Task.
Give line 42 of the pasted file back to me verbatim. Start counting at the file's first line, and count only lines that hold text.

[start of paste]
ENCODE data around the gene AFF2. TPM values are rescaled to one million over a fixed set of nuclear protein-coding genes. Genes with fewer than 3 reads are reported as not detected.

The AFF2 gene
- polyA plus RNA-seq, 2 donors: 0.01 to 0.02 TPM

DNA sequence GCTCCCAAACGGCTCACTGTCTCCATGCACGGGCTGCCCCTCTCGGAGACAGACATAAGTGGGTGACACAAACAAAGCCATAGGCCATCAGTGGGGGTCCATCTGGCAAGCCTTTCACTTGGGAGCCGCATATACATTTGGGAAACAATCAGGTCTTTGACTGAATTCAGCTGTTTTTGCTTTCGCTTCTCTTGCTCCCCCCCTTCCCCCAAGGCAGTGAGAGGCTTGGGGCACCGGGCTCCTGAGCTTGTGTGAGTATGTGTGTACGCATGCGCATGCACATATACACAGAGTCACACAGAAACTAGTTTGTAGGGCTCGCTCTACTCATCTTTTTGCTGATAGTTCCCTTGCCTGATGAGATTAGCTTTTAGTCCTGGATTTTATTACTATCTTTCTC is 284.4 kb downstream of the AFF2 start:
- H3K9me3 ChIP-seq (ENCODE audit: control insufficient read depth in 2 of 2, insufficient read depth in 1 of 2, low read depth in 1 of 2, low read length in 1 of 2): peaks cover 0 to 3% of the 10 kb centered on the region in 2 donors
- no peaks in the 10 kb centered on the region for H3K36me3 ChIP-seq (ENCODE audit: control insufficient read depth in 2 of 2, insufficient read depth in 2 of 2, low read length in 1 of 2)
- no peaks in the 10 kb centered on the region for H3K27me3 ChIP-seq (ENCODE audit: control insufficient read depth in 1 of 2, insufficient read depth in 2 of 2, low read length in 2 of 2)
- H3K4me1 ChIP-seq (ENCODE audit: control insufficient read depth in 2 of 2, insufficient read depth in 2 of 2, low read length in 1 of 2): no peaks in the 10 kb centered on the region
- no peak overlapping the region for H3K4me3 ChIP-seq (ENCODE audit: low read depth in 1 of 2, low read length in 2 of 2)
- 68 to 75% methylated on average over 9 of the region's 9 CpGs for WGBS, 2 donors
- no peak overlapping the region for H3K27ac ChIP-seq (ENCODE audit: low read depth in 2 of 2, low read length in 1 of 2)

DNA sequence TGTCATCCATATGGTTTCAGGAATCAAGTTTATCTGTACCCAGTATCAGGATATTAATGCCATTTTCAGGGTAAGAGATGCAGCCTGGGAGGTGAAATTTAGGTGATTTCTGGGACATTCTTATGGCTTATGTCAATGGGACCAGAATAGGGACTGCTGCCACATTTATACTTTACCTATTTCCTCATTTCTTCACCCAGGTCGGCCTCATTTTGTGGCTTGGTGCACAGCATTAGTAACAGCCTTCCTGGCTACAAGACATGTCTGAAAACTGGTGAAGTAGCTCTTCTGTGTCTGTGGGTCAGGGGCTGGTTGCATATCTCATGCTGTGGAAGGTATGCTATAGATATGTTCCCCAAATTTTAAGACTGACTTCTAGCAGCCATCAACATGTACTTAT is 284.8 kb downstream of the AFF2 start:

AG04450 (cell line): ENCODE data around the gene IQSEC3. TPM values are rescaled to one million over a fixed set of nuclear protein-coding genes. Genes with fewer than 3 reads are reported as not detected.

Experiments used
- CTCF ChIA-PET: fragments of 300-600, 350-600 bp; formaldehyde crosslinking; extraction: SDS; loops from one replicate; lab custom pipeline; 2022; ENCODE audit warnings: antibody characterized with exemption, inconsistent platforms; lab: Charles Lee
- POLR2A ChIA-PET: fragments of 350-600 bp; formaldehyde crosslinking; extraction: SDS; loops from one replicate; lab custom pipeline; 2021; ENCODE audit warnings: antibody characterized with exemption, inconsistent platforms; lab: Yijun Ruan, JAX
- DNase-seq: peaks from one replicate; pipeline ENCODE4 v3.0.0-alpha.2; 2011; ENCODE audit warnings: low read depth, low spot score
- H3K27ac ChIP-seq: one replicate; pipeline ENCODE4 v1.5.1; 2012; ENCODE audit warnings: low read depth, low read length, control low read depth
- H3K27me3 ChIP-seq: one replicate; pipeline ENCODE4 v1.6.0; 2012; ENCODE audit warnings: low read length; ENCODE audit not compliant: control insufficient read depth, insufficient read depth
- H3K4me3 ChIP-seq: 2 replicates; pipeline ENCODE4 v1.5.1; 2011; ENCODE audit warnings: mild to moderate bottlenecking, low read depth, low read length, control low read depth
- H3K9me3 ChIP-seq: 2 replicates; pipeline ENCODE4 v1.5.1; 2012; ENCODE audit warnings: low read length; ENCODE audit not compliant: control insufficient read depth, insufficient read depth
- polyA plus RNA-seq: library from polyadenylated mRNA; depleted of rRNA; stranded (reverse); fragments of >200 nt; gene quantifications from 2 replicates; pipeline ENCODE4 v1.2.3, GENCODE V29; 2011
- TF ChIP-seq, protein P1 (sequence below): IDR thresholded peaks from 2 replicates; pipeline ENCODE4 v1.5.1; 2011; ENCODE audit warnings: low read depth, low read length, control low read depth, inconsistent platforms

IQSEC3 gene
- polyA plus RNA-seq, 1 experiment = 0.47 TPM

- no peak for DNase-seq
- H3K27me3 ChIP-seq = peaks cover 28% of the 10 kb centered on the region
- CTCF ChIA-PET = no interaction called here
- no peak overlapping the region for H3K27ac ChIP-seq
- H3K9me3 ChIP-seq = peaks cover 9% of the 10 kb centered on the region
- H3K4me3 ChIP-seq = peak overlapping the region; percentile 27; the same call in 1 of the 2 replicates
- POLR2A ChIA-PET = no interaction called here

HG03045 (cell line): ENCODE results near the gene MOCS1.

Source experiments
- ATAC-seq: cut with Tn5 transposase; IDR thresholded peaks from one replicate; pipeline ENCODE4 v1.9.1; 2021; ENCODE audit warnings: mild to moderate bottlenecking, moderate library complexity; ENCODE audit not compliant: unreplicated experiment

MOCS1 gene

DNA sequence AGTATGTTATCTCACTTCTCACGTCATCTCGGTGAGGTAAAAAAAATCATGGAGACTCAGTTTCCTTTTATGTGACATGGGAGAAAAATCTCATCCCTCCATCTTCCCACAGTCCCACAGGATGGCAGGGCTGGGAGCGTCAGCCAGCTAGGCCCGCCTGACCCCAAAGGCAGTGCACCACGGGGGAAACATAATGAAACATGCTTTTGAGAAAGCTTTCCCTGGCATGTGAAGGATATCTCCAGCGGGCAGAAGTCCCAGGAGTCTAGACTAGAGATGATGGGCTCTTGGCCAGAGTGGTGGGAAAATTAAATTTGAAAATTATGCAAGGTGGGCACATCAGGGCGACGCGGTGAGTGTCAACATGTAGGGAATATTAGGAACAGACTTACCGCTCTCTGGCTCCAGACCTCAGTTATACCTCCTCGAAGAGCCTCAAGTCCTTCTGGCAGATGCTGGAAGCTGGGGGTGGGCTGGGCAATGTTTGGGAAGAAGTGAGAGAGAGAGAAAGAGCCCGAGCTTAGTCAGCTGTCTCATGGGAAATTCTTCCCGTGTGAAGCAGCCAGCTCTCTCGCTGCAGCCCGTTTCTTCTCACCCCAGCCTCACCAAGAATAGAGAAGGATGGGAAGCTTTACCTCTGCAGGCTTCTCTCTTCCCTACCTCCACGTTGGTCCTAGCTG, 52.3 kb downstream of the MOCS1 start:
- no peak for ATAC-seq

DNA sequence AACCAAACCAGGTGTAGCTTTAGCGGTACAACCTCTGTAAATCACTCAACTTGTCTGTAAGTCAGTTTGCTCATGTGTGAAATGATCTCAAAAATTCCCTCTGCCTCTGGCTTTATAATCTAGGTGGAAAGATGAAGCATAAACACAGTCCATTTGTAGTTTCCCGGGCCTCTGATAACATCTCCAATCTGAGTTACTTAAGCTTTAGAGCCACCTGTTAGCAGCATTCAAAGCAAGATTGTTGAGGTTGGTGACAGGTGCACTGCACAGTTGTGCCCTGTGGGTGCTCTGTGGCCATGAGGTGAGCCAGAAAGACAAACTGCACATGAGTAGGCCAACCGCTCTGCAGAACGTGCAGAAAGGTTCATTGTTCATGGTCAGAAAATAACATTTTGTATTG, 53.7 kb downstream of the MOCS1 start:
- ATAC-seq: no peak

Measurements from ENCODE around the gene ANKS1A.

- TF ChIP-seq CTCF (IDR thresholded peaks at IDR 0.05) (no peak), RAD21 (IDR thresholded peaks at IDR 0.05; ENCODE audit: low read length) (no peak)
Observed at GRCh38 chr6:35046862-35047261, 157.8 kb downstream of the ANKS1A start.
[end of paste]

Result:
- TF ChIP-seq CTCF (IDR thresholded peaks at IDR 0.05) (no peak), RAD21 (IDR thresholded peaks at IDR 0.05; ENCODE audit: low read length) (no peak)